Saturday, February 25, 2012

And the Oscar Went to . . .

Love ’em or hate ’em, the Academy Awards continue to hold sway over the motion picture industry—and many devoted filmophiles—despite a glut of competing and seemingly redundant ceremonies and criticism over studio marketing campaigns designed to influence the nomination process. As the originator of cinematic pageantry, the Oscars deliver three hours of history, humor, humility, and chutzpah that are just much about Hollywood’s view of itself as they are about filmmaking. And while most of the high profile accolades (i.e. Best Picture) have tended to fall on memorable heavy hitters like The Sound of Music, Gandhi, and Titanic, a number of live-action comic adaptations have been recognized for their achievements.

Skippy, released in 1931, holds the distinction of being the first live-action comic adaptation to receive praise from the Academy. The movie is based on Percy Cosby’s comic strip of the same name about the misadventures of young boy named Skippy Skinner, which ran from 1923 to 1945 and helped influence future kid comics like Peanuts. The film, which follows Skippy and his friend Sooky as they try to save Sooky’s dog from the dogcatcher, garnered four nominations: Best Actor (former Our Gang star Jackie Cooper), Best Director (Norman Taurog (Cooper’s uncle)), Best Adapted Screenplay, and Best Picture with Taurog taking the only win. During the 4th Academy Awards ceremony, nine-year-old Cooper—the youngest actor ever to be nomitated—fell asleep on Marie Dressler and had to be relocated to his mother’s lap after Dressler won the award for Best Actress.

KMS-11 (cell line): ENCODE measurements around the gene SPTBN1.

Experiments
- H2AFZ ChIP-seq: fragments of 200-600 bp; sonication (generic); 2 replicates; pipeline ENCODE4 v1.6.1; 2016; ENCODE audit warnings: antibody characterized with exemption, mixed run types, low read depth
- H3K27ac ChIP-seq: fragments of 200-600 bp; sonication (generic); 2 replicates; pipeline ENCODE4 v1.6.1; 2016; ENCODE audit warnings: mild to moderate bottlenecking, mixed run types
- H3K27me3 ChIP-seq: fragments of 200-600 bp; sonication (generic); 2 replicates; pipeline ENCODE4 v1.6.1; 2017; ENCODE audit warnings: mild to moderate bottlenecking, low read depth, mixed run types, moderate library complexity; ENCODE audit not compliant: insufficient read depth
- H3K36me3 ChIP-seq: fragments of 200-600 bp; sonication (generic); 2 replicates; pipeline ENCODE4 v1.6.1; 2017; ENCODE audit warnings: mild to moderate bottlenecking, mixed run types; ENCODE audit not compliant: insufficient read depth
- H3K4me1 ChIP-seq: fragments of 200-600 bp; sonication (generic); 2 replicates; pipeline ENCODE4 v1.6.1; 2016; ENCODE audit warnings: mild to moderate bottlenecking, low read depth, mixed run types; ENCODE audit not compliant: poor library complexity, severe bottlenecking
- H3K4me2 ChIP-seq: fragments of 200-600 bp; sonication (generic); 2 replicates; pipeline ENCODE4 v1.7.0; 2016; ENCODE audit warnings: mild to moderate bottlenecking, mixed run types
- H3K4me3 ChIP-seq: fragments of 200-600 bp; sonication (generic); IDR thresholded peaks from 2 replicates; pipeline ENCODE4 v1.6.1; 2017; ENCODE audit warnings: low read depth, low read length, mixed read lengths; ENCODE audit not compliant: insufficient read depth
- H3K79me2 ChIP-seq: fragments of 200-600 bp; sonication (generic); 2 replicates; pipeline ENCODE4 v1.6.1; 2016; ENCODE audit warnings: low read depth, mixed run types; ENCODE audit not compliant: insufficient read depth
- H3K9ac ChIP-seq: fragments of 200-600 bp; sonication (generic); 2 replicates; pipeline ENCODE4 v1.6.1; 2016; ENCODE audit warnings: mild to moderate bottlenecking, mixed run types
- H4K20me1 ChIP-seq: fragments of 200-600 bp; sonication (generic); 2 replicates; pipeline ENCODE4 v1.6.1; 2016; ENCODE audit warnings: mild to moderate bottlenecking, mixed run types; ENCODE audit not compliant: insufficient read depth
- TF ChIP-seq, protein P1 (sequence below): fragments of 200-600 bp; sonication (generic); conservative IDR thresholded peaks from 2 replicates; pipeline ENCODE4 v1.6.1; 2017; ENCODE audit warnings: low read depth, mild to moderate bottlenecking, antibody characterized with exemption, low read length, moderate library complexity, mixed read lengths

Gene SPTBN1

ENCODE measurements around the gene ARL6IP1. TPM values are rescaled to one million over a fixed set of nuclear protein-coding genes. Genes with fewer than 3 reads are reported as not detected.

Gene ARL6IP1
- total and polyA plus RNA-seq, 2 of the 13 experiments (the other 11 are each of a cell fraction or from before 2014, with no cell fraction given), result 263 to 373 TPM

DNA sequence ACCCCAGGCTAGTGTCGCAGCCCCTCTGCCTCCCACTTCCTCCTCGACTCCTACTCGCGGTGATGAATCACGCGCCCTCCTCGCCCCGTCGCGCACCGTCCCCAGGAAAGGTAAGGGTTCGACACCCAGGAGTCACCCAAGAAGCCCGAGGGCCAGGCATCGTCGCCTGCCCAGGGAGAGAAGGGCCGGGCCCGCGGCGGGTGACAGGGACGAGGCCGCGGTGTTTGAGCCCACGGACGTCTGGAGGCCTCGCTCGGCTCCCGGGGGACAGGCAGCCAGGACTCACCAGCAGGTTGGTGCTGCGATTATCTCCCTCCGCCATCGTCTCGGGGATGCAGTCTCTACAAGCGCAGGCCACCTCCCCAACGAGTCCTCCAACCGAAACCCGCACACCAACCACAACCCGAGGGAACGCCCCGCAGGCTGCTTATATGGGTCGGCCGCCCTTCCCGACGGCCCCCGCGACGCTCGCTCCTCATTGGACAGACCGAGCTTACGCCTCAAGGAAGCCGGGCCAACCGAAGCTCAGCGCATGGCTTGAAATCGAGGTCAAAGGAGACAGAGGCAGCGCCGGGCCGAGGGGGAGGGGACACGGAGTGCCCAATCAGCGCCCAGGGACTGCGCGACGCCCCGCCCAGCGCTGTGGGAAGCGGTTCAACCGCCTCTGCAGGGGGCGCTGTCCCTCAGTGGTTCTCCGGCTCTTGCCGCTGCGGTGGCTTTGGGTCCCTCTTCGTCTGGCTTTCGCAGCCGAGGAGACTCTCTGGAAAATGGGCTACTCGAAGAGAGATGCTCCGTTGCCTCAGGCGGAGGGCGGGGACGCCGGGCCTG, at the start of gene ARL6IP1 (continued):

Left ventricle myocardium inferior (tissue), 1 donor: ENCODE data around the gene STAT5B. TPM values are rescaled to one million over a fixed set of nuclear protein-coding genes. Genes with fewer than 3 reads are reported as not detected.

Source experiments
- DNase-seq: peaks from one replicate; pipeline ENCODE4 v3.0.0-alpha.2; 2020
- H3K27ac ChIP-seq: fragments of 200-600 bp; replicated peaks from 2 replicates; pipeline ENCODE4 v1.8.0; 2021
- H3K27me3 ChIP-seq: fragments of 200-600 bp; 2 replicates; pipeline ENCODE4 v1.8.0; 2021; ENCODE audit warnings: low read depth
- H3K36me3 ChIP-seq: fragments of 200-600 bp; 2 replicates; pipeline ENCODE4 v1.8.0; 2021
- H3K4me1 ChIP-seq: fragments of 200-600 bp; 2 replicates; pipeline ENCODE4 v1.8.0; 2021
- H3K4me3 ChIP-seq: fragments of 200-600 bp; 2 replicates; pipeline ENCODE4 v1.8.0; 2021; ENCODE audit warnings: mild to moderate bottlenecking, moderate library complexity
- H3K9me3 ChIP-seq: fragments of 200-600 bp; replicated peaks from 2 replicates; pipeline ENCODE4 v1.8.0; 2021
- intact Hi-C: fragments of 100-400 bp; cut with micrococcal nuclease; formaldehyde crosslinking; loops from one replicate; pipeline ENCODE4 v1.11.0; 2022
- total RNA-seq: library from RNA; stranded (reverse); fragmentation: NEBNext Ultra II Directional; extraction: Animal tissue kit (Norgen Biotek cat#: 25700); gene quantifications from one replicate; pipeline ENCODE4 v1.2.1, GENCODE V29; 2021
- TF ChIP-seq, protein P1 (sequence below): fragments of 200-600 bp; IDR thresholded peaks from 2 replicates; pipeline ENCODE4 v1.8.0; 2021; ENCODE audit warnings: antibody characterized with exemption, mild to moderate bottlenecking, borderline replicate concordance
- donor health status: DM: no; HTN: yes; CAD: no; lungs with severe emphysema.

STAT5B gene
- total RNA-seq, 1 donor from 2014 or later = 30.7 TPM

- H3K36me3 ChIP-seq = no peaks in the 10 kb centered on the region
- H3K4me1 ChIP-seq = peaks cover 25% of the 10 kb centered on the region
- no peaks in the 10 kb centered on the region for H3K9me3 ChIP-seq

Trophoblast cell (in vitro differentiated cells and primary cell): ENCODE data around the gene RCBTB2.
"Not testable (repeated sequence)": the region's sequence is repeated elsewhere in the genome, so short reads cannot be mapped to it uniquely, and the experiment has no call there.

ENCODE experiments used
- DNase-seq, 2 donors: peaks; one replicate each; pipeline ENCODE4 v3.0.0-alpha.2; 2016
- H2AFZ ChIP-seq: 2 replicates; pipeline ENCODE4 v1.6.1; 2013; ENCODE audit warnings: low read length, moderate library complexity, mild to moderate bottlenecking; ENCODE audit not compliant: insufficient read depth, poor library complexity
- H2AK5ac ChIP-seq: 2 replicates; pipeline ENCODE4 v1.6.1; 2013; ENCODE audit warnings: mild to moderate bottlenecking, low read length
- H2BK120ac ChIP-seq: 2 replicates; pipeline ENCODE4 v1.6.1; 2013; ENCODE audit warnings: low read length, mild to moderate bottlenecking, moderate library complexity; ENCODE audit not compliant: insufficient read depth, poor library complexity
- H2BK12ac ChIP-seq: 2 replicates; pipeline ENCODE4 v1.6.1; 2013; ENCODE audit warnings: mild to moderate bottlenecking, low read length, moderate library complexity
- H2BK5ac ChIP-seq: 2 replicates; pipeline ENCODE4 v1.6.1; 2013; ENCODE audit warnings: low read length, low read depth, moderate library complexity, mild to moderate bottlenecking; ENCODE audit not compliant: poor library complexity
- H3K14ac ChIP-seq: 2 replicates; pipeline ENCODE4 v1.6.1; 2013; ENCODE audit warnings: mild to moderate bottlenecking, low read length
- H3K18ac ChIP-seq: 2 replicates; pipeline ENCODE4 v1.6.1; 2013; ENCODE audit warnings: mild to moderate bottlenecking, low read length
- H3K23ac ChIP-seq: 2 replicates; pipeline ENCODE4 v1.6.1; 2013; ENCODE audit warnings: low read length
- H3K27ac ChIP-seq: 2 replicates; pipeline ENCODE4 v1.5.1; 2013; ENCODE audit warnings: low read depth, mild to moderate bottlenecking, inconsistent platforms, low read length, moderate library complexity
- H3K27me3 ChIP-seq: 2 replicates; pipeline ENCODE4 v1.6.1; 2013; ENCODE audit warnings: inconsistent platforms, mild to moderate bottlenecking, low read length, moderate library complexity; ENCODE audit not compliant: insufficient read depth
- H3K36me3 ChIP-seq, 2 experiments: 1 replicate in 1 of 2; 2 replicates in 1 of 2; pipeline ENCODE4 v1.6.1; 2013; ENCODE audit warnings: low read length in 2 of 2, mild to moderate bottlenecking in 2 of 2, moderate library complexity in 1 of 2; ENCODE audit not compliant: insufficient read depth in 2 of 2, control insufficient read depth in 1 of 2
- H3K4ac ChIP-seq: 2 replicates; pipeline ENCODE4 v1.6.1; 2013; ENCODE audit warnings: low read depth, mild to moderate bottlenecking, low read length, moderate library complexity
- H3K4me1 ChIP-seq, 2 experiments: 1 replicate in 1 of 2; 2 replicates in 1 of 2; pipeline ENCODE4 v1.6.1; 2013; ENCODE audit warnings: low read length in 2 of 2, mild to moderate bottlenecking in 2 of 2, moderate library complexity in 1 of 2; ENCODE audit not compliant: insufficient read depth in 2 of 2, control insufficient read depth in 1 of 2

It would be another 48 years before Superman became the next live-action movie based on a comic to receive an Oscar nod in 1979. And though it did not win an award in any of the three categories for which it was nominated (editing, original score, and sound), the film’s visual effects helped net it a Special Achievement Award. Visual effects also helped to earn a nominations for The Mask, Spider-ManIron Man, and The Dark Knight.

In most cases, films inspired by comics tend to be recognized more for their techinical and production efforts—Annie (art and set decoration), The Addams Family (costume design), Men in Black (makeup)—than for the performances they showcase. The few notable exceptions, in addition to Jackie Cooper, include Best Supporting Actor nominees Al Pacino in Dick Tracy, Paul Newman in Road to Perdition, William Hurt for an eight-minute appearance in A History of Violence, and Heath Ledger in The Dark Knight. Ledger, who died a year prior to being nominated, went on to win the Oscar for his role as the Joker and became only the second actor to be awarded posthumously.

And with a total of eight Academy Award nominations, The Dark Knight holds the distinction of receiving the most nominations for a live-action comic or cartoon film. In addition to Ledger’s score, the movie also took the prize for Best Sound Editing. But Dick Tracy remains the genre’s ultimate Oscar champ with seven nomiations and three wins: Best Art Direction, Best Makeup, and Best Original Song.

In the end, the Academy Awards may be a boon to comic book inspired movies. They may encourage better quality in these adaptions, especially if studios are hoping to hear “And the Oscar goes to  . . .”

The 84th Academy Awards air on February 26.

(Image: Jackie Cooper as Skippy, Mitzi Green as Eloise, and Jackie Searl as Sidney in Skippy. Paramount Pictures)

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